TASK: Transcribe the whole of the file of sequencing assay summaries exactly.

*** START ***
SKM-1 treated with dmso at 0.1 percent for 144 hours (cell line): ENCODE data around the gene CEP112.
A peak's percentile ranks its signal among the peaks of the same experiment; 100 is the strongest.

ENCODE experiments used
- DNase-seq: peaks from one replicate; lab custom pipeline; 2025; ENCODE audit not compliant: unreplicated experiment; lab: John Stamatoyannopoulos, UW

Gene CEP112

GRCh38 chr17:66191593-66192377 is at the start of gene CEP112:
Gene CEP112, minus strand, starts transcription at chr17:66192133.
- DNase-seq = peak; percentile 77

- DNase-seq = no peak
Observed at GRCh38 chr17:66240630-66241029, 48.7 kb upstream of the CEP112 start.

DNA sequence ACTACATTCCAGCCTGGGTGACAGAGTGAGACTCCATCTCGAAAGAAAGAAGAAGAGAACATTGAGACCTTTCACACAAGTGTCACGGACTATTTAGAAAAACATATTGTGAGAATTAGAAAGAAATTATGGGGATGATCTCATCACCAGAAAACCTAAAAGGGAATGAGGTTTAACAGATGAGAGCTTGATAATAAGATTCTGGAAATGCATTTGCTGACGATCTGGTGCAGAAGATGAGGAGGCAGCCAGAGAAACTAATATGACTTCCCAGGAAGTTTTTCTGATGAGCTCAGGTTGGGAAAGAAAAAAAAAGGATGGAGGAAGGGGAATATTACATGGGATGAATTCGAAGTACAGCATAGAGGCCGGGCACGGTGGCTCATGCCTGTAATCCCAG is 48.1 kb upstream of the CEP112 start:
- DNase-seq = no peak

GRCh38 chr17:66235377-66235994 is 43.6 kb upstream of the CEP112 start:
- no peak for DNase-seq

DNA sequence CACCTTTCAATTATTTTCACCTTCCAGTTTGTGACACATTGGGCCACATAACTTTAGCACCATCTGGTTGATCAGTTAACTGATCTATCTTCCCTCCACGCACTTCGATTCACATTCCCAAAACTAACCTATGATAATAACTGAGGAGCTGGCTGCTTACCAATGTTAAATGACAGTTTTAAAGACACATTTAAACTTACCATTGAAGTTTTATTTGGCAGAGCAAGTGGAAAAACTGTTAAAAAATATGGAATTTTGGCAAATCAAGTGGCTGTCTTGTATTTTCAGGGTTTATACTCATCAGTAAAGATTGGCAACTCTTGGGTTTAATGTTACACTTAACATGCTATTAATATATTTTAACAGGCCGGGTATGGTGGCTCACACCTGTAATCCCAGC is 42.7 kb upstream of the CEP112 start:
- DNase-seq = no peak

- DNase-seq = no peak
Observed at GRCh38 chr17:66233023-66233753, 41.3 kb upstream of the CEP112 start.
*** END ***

SKM-1 treated with dmso at 0.1 percent for 144 hours (cell line): ENCODE data around the gene CEP112.
A peak's percentile ranks its signal among the peaks of the same experiment; 100 is the strongest.

ENCODE experiments used
- DNase-seq: peaks from one replicate; lab custom pipeline; 2025; ENCODE audit not compliant: unreplicated experiment; lab: John Stamatoyannopoulos, UW

Gene CEP112

GRCh38 chr17:66191593-66192377 is at the start of gene CEP112:
Gene CEP112, minus strand, starts transcription at chr17:66192133.
- DNase-seq = peak; percentile 77

- DNase-seq = no peak
Observed at GRCh38 chr17:66240630-66241029, 48.7 kb upstream of the CEP112 start.

DNA sequence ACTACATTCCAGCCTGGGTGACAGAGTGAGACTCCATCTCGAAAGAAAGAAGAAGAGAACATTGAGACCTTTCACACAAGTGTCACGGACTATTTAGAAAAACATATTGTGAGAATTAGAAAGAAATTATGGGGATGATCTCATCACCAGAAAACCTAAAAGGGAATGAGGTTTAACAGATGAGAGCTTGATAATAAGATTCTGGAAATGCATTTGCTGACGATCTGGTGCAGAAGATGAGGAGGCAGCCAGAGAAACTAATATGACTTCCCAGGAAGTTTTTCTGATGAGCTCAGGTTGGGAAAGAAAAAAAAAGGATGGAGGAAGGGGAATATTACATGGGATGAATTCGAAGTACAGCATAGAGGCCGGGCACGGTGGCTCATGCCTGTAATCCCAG is 48.1 kb upstream of the CEP112 start:
- DNase-seq = no peak

GRCh38 chr17:66235377-66235994 is 43.6 kb upstream of the CEP112 start:
- no peak for DNase-seq

DNA sequence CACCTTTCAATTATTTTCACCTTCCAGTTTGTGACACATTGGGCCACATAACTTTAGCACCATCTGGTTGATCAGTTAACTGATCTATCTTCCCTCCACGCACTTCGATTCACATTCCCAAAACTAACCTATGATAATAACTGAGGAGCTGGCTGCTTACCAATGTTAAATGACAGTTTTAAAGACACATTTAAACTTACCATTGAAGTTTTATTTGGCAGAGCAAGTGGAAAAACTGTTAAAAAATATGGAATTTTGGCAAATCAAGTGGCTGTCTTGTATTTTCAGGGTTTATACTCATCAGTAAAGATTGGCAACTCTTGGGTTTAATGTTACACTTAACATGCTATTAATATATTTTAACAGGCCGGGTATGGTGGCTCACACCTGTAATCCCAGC is 42.7 kb upstream of the CEP112 start:
- DNase-seq = no peak

- DNase-seq = no peak
Observed at GRCh38 chr17:66233023-66233753, 41.3 kb upstream of the CEP112 start.